3. Open Learning

3.4. Limitations of Open Learning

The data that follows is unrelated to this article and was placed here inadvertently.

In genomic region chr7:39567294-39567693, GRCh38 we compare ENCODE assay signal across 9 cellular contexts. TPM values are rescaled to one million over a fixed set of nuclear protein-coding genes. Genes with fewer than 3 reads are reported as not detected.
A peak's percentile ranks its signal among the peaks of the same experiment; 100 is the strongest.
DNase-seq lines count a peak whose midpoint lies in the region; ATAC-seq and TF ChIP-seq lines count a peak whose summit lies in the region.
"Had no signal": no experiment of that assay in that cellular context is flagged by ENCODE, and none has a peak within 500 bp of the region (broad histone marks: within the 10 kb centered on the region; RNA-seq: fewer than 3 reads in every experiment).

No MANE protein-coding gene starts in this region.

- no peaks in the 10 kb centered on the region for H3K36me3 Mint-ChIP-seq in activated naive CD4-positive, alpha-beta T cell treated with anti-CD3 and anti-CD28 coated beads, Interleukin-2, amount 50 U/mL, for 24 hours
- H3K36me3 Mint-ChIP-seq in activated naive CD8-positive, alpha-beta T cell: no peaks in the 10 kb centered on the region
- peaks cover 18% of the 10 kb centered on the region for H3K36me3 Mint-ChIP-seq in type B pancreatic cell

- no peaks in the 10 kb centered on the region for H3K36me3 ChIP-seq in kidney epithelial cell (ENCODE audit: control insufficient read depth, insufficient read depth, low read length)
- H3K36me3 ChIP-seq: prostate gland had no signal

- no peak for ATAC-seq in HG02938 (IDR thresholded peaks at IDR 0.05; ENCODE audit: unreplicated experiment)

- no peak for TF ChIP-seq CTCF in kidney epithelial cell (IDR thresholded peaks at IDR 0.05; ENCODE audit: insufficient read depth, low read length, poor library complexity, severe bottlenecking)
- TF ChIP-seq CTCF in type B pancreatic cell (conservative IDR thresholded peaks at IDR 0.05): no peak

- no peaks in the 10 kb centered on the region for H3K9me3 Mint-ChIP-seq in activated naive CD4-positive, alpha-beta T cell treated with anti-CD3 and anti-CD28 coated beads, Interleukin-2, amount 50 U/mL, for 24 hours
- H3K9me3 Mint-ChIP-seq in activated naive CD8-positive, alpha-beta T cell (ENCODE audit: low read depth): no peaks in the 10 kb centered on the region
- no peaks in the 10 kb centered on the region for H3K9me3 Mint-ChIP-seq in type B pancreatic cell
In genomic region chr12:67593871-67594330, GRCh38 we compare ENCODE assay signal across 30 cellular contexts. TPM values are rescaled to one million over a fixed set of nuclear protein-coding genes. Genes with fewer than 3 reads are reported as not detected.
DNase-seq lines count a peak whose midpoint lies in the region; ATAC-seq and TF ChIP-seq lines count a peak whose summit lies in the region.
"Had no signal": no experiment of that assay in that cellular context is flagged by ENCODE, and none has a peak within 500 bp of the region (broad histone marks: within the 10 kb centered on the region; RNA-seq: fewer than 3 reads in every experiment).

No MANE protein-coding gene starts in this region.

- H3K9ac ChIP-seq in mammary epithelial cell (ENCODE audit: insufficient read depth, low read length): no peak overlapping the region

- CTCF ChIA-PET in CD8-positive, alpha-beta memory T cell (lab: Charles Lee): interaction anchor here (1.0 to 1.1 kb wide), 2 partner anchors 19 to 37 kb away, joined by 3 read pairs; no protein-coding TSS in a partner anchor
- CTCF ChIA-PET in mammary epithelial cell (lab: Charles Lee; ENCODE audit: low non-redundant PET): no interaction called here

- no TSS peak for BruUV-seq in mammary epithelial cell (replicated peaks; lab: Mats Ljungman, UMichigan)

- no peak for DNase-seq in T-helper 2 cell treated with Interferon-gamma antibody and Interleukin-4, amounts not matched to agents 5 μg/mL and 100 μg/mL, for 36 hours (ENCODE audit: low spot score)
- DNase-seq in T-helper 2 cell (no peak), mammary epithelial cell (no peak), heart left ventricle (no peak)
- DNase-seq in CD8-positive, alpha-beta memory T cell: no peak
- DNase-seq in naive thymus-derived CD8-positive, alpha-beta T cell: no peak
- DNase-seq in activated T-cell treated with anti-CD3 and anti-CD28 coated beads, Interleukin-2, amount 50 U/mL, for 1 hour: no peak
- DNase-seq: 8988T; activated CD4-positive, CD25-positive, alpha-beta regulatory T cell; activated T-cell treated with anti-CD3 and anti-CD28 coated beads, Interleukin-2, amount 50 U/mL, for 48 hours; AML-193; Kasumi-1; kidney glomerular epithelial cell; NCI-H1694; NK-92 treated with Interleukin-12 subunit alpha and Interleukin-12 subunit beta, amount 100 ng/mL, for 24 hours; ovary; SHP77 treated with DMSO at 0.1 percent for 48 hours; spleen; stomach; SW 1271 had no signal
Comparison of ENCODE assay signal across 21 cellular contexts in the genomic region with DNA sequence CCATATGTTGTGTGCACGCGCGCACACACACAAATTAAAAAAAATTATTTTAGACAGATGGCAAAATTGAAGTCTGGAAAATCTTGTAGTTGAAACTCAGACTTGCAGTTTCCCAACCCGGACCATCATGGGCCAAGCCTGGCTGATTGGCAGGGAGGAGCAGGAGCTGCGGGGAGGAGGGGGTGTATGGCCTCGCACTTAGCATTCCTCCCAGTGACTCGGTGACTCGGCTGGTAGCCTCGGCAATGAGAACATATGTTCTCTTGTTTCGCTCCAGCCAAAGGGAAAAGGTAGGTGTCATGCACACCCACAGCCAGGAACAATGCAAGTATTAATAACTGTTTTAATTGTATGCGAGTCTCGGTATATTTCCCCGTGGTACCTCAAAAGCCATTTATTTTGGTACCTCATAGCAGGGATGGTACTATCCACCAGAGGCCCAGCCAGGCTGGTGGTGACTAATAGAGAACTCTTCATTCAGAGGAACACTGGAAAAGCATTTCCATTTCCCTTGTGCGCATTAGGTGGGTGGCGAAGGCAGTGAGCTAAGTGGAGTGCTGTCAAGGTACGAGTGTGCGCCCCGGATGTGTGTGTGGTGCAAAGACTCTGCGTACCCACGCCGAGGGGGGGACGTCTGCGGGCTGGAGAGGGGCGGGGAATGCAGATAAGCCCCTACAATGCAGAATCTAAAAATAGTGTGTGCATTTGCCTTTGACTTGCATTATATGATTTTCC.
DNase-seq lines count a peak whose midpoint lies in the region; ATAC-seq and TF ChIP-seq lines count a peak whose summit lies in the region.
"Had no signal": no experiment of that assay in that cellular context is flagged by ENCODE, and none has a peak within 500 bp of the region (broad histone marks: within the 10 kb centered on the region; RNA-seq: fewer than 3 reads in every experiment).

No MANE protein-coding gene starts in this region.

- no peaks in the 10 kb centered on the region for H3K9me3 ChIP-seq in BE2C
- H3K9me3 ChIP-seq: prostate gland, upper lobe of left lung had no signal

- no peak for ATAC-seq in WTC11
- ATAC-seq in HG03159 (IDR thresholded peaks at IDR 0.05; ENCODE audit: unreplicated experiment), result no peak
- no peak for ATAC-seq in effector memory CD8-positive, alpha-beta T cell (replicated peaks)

Open, distance, flexible and online learning are rarely found in their ‘purest’ forms. No teaching system is completely open (minimum levels of literacy are required, for instance). Thus, there are always degrees of openness. Openness has particular implications for the use of technology. If no-one is to be denied access, then technologies that are available to everyone need to be used. If an institution is deliberately selective in its students, it has more flexibility with regard to choice of technology. It can for instance require all students who wish to take an online or blended course to have their own computer and Internet access. It cannot do that if its mandate is to be open to all students. Truly open universities then will always be behind the leading edge of educational applications of technology. Despite the success of many open universities, open universities often lack the status of a campus-based institution. Their degree completion rates are often very low. The U.K. OU’s degree completion rate is 22 per cent (Woodley and Simpson, 2014), but nevertheless still higher for whole degree programs than for most single MOOC courses. Lastly, some of the open universities have been established for more than 40 years and have not always quickly adapted to changes in technology, partly because of their large size and their substantial prior investment in older technologies such as print and broadcasting, and partly because they do not wish to deny access to potential students who may not have access to the latest technology. Thus, open universities are now increasingly challenged by both an explosion in access to higher education generally, and in the use of online learning by conventional universities. For instance, in Canada, Donovan et. (2018) report that nearly all universities and most colleges are now offering fully online courses (although access is still mainly based on prior qualifications). New developments such as MOOCs, and open educational resources, the topic of the next section, are further challenges for open universities.